# What is the mathematical meaning behind D[f]?

y = a + b x;


I can understand this output of the ordinary differentiation of y w.r.t. x

D[ y, x]

b


but I don't understand the mathematical meaning of this output

D[y]

a + b x


In fact there is no matching usage of D[f] (with only single argument) in the Mathematica documentation. Usually Mathematica will flag up argument count mismatch when running, e.g.

"... called with m argument; n arguments are expected"


Can anyone help me to understand the meaning of D[f]? Is this a bug or undocumented behavior in Mathematica?

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It's not a bug if you consider this behavior as a logical continuation of the following permissible syntax:

D[a + b x^3, x, x, x]

(* ==> 6 b *)

D[a + b x^3, x, x]

(* ==> 6 b x *)

D[a + b x^3, x]

(* ==> 3 b x^2 *)

D[a + b x^3]

(* ==> a + b x^3 *)


The point is that a Sequence of variables is allowed following the first argument of D. And the empty sequence in the last example is a special case of this.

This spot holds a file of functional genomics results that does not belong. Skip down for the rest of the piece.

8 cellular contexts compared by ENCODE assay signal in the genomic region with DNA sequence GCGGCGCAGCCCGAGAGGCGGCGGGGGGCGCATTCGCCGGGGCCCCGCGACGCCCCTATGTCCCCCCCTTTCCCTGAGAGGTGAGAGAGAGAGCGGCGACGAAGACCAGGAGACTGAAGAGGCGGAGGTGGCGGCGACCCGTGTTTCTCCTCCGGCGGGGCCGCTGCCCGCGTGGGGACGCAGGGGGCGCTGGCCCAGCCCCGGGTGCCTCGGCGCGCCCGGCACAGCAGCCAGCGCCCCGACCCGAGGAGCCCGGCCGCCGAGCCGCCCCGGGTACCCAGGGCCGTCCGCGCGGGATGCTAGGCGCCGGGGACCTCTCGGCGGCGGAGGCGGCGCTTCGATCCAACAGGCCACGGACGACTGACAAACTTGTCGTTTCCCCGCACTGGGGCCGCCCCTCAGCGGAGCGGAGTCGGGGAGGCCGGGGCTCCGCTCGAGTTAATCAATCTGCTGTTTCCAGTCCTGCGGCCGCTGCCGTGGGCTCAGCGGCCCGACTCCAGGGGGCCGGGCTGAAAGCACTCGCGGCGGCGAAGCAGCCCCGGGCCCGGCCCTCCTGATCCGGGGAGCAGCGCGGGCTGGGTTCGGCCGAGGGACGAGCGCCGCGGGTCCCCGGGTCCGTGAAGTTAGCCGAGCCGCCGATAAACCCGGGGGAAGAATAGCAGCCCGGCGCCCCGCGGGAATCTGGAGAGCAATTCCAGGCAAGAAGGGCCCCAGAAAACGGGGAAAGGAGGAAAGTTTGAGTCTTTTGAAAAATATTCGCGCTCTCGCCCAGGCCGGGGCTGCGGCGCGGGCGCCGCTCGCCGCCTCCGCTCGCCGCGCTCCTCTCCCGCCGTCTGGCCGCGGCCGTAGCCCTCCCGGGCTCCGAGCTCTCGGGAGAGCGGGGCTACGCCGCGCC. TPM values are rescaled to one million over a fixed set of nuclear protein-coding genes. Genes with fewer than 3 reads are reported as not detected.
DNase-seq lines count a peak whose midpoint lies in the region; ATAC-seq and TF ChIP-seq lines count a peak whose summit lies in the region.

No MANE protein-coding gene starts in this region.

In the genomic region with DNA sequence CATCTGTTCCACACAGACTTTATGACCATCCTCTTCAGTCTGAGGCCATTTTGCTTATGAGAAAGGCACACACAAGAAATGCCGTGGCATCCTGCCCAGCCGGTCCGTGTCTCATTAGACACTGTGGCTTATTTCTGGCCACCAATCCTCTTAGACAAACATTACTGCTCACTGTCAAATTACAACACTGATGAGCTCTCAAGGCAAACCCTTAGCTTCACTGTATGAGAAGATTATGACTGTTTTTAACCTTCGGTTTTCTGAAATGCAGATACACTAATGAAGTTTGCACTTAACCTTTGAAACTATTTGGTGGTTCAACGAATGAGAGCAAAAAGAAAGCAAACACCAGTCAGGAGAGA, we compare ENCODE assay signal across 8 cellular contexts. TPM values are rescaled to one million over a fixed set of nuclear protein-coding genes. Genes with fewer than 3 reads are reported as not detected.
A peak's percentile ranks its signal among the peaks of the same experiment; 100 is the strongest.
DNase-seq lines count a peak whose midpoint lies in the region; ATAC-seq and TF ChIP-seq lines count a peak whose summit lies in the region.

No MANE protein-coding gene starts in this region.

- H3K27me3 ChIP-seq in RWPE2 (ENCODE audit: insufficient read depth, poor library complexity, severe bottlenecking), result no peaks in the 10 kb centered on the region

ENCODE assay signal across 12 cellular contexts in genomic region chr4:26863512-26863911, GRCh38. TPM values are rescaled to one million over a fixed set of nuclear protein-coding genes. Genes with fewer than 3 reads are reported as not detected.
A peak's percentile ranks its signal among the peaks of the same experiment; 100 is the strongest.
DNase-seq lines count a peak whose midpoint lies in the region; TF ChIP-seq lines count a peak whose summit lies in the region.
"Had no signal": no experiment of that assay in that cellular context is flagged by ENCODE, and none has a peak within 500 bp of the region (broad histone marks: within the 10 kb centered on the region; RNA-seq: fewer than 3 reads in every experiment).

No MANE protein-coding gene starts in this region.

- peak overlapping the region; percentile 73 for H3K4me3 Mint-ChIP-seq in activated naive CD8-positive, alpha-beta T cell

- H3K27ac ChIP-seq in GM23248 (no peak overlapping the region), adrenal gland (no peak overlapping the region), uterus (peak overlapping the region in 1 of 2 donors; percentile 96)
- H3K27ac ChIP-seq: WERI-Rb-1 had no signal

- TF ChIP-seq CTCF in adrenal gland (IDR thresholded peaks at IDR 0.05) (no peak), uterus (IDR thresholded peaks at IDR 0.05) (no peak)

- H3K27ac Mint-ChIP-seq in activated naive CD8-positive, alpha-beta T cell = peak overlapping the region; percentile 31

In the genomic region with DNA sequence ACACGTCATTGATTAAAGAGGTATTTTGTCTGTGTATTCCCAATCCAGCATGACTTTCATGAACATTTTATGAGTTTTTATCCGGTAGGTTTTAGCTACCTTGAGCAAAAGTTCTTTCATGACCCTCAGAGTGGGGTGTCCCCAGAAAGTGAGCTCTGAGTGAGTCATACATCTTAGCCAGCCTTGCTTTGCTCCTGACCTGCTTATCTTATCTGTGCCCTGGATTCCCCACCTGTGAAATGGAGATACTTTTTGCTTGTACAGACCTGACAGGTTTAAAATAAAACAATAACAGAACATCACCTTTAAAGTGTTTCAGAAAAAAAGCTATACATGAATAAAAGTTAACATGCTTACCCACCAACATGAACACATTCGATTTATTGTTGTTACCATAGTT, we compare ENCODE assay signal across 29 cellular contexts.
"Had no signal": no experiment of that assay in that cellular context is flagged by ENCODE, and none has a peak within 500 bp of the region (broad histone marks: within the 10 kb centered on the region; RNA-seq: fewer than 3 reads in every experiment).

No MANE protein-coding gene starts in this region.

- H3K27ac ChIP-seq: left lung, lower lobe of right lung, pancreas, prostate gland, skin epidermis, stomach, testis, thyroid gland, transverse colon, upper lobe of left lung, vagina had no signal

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That's a very good and compelling reasoning for the output it provides... In my earlier comment, I didn't say undefined syntax, but invalid syntax (I can see how "invalid" is incorrect terminology as well... I should've said "undocumented"). I would consider this to either be a documentation oversight (if this use is intended) or speculative... the definition might as well be D[f_] := f as I had said in my comment :) – R. M. Apr 1 '14 at 3:30
@rm-rf You may well be right - but I thought it's OK to postulate "innocent until proven guilty"... – Jens Apr 1 '14 at 3:35
In other words, D[f[x]] is the zeroth derivative, $f^(0)(x)$, the same as Derivative[0][f][x]. – Michael E2 Apr 1 '14 at 15:48
@MichaelE2 Right. I wonder if there's also a continuation to negative derivatives like in Derivative[-1], which is indeed the integral. Maybe f[x[D]]? – Jens Apr 1 '14 at 16:36
@Jens I'm not sure about f[x[D]]; however, I'd expect D[f[x], {x,-1}] would be ok, but it doesn't work. – Michael E2 Apr 1 '14 at 16:51